Transporters in African trypanosomes: role in drug action and resistance.

De Koning, H. (2001) Transporters in African trypanosomes: role in drug action and resistance. International Journal for Parasitology, 31(5-6), pp. 511-521. (doi: 10.1016/S0020-7519(01)00167-9)

Full text not currently available from Enlighten.

Publisher's URL:


Sleeping sickness is an increasing problem in many parts of sub-Saharan Africa. The problems are compounded by the lack of new medication, and the increasing resistance against traditional drugs such as melarsoprol, berenil and isometamidium. Over the last few years, much progress has been made in understanding how drug action, and the development of resistance, is related to the mechanisms by which the parasite ingests the drugs. In some cases novel transporters have been identified. In other cases, transporters do not appear to be involved in drug uptake, and selectivity must lie with other parasite features, such as a specific target or activation of the drug. Lessons learned from studying the uptake of drugs currently in use may assist the design of a much needed new generation of trypanocides.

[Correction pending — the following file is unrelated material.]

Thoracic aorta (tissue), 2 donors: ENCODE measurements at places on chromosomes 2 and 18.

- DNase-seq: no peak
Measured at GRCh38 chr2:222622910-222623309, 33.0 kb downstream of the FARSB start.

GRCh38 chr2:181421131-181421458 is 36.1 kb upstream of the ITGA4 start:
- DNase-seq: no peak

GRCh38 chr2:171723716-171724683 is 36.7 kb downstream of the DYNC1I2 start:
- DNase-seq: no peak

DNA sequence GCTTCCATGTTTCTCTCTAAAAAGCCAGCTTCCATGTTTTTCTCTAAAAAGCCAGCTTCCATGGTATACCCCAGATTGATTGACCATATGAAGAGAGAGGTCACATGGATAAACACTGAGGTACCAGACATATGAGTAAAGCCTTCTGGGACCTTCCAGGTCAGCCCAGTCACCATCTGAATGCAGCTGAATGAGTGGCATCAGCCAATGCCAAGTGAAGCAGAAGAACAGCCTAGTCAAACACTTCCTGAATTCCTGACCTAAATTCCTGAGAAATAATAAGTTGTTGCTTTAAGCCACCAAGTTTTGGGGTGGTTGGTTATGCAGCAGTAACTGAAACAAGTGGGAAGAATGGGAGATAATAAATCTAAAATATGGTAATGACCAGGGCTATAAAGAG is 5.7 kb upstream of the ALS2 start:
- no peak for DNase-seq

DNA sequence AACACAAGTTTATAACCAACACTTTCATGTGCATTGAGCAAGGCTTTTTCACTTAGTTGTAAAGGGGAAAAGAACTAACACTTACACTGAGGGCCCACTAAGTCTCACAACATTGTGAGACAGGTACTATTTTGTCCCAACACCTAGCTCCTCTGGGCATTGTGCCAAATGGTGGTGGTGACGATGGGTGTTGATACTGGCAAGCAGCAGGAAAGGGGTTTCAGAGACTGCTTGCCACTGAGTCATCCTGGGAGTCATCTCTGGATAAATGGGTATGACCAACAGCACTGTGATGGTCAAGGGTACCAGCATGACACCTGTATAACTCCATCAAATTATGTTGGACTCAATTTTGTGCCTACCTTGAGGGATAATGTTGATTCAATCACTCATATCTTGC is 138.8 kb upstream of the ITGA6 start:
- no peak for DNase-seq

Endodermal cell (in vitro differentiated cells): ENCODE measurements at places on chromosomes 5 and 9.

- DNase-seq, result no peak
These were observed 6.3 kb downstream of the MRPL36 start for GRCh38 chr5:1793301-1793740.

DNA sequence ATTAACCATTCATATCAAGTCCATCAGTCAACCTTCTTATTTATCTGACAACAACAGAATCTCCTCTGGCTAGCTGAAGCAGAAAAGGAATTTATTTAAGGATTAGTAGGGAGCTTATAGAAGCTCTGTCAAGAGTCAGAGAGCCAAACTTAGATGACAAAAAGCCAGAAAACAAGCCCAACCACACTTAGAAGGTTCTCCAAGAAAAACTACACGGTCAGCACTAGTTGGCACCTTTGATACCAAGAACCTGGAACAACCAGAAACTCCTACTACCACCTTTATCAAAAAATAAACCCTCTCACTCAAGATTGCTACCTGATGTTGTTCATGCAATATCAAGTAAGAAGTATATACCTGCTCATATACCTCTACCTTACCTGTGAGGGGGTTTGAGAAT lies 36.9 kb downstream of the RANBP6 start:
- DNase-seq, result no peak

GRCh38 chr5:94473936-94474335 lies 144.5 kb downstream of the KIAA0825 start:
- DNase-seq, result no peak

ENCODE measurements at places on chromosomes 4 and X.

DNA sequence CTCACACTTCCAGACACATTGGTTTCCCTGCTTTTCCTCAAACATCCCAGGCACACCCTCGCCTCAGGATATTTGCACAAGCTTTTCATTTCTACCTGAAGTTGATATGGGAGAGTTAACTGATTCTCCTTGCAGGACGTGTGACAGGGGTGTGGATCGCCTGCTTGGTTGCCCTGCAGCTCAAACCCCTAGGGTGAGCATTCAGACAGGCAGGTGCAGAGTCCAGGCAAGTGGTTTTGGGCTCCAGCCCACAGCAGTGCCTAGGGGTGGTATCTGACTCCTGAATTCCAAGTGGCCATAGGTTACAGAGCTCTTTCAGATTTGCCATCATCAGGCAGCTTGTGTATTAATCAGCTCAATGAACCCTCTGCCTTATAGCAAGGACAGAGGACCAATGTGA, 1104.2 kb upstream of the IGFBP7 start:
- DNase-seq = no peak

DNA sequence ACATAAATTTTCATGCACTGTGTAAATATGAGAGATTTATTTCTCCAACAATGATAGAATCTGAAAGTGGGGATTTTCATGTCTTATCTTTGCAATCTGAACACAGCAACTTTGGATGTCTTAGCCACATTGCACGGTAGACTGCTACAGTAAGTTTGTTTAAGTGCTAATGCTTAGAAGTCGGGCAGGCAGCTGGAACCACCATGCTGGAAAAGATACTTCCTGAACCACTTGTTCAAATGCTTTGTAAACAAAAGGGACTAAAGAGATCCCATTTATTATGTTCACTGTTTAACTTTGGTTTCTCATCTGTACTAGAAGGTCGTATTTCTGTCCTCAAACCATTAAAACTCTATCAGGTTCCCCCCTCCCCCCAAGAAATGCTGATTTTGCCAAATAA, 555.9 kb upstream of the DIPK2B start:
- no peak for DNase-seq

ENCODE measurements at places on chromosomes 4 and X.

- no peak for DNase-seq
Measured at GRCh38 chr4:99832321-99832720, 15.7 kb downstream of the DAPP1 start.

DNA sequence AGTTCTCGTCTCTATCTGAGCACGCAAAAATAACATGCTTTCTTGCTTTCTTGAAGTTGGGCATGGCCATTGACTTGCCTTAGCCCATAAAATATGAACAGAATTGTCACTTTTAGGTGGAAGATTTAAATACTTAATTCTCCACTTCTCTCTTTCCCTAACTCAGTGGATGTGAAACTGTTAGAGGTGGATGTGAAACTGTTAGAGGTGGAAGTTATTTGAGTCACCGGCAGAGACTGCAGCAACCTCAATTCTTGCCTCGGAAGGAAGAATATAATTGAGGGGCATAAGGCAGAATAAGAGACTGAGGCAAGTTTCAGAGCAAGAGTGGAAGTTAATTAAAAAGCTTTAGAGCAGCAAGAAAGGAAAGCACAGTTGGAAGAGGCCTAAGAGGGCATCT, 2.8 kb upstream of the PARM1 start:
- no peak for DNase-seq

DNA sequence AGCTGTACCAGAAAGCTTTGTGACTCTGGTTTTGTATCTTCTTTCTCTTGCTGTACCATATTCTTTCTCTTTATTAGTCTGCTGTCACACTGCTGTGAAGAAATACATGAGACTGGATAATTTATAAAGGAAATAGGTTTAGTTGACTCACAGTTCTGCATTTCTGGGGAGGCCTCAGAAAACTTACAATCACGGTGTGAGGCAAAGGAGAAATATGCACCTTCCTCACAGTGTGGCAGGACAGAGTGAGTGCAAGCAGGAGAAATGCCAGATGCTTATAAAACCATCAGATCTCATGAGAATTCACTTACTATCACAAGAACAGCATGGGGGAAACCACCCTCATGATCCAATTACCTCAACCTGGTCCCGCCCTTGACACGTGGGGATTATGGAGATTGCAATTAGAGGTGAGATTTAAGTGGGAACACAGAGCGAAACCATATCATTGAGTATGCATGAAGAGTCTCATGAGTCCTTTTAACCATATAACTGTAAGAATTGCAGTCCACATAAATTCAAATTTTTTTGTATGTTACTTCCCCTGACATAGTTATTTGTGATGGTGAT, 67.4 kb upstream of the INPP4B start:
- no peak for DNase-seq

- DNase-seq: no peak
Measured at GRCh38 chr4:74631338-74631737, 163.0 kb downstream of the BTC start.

Item Type:Articles
Glasgow Author(s) Enlighten ID:De Koning, Professor Harry
Authors: De Koning, H.
College/School:College of Medical Veterinary and Life Sciences > School of Infection & Immunity
Journal Name:International Journal for Parasitology
ISSN (Online):1879-0135
Published Online:25 April 2001

University Staff: Request a correction | Enlighten Editors: Update this record